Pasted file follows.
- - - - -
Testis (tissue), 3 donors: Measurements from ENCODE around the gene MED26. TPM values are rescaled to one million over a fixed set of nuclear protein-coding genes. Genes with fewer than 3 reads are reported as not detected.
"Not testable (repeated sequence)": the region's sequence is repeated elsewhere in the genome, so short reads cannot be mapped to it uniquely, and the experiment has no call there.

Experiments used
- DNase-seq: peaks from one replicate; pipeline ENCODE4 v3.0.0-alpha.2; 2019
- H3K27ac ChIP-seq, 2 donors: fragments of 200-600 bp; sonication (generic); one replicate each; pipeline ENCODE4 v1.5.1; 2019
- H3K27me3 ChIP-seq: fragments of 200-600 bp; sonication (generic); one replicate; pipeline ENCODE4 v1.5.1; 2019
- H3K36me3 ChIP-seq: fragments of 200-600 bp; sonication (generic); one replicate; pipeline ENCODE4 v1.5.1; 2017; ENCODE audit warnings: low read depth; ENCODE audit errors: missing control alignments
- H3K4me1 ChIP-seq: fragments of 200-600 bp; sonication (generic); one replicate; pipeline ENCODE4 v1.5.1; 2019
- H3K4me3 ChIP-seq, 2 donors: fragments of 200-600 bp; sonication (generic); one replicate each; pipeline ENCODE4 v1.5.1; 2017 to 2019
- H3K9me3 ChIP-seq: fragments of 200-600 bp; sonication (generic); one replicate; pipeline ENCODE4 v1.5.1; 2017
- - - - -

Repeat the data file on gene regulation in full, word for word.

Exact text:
Testis (tissue), 3 donors: Measurements from ENCODE around the gene MED26. TPM values are rescaled to one million over a fixed set of nuclear protein-coding genes. Genes with fewer than 3 reads are reported as not detected.
"Not testable (repeated sequence)": the region's sequence is repeated elsewhere in the genome, so short reads cannot be mapped to it uniquely, and the experiment has no call there.

Experiments used
- DNase-seq: peaks from one replicate; pipeline ENCODE4 v3.0.0-alpha.2; 2019
- H3K27ac ChIP-seq, 2 donors: fragments of 200-600 bp; sonication (generic); one replicate each; pipeline ENCODE4 v1.5.1; 2019
- H3K27me3 ChIP-seq: fragments of 200-600 bp; sonication (generic); one replicate; pipeline ENCODE4 v1.5.1; 2019
- H3K36me3 ChIP-seq: fragments of 200-600 bp; sonication (generic); one replicate; pipeline ENCODE4 v1.5.1; 2017; ENCODE audit warnings: low read depth; ENCODE audit errors: missing control alignments
- H3K4me1 ChIP-seq: fragments of 200-600 bp; sonication (generic); one replicate; pipeline ENCODE4 v1.5.1; 2019
- H3K4me3 ChIP-seq, 2 donors: fragments of 200-600 bp; sonication (generic); one replicate each; pipeline ENCODE4 v1.5.1; 2017 to 2019
- H3K9me3 ChIP-seq: fragments of 200-600 bp; sonication (generic); one replicate; pipeline ENCODE4 v1.5.1; 2017